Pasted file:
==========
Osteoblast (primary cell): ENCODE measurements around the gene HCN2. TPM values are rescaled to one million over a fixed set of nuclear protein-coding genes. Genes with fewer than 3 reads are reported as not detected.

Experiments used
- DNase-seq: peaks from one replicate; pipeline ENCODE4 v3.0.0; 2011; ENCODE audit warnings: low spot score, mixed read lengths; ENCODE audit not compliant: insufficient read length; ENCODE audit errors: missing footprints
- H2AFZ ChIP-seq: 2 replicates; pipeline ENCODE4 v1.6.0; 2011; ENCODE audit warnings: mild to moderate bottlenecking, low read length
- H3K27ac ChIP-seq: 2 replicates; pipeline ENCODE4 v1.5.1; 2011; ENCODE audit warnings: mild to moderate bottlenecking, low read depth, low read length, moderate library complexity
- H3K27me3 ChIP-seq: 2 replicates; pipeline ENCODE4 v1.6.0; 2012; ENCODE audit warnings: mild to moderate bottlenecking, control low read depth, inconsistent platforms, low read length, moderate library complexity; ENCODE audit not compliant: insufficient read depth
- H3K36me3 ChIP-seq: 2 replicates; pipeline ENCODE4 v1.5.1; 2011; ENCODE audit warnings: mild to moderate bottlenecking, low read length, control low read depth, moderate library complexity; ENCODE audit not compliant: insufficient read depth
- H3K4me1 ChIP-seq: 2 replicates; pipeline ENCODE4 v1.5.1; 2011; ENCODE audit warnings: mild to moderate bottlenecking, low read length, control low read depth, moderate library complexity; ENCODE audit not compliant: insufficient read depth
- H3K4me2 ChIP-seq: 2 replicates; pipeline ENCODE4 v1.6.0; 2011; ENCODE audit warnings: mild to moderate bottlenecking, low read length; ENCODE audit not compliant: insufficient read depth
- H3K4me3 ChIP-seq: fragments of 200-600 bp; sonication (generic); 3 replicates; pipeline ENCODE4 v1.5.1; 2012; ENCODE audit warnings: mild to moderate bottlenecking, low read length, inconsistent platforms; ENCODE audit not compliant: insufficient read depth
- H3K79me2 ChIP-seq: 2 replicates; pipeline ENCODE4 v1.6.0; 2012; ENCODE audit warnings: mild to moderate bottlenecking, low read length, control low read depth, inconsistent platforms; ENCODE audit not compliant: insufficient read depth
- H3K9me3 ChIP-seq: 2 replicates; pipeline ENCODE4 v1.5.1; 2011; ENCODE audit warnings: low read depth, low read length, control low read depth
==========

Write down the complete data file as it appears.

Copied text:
Osteoblast (primary cell): ENCODE measurements around the gene HCN2. TPM values are rescaled to one million over a fixed set of nuclear protein-coding genes. Genes with fewer than 3 reads are reported as not detected.

Experiments used
- DNase-seq: peaks from one replicate; pipeline ENCODE4 v3.0.0; 2011; ENCODE audit warnings: low spot score, mixed read lengths; ENCODE audit not compliant: insufficient read length; ENCODE audit errors: missing footprints
- H2AFZ ChIP-seq: 2 replicates; pipeline ENCODE4 v1.6.0; 2011; ENCODE audit warnings: mild to moderate bottlenecking, low read length
- H3K27ac ChIP-seq: 2 replicates; pipeline ENCODE4 v1.5.1; 2011; ENCODE audit warnings: mild to moderate bottlenecking, low read depth, low read length, moderate library complexity
- H3K27me3 ChIP-seq: 2 replicates; pipeline ENCODE4 v1.6.0; 2012; ENCODE audit warnings: mild to moderate bottlenecking, control low read depth, inconsistent platforms, low read length, moderate library complexity; ENCODE audit not compliant: insufficient read depth
- H3K36me3 ChIP-seq: 2 replicates; pipeline ENCODE4 v1.5.1; 2011; ENCODE audit warnings: mild to moderate bottlenecking, low read length, control low read depth, moderate library complexity; ENCODE audit not compliant: insufficient read depth
- H3K4me1 ChIP-seq: 2 replicates; pipeline ENCODE4 v1.5.1; 2011; ENCODE audit warnings: mild to moderate bottlenecking, low read length, control low read depth, moderate library complexity; ENCODE audit not compliant: insufficient read depth
- H3K4me2 ChIP-seq: 2 replicates; pipeline ENCODE4 v1.6.0; 2011; ENCODE audit warnings: mild to moderate bottlenecking, low read length; ENCODE audit not compliant: insufficient read depth
- H3K4me3 ChIP-seq: fragments of 200-600 bp; sonication (generic); 3 replicates; pipeline ENCODE4 v1.5.1; 2012; ENCODE audit warnings: mild to moderate bottlenecking, low read length, inconsistent platforms; ENCODE audit not compliant: insufficient read depth
- H3K79me2 ChIP-seq: 2 replicates; pipeline ENCODE4 v1.6.0; 2012; ENCODE audit warnings: mild to moderate bottlenecking, low read length, control low read depth, inconsistent platforms; ENCODE audit not compliant: insufficient read depth
- H3K9me3 ChIP-seq: 2 replicates; pipeline ENCODE4 v1.5.1; 2011; ENCODE audit warnings: low read depth, low read length, control low read depth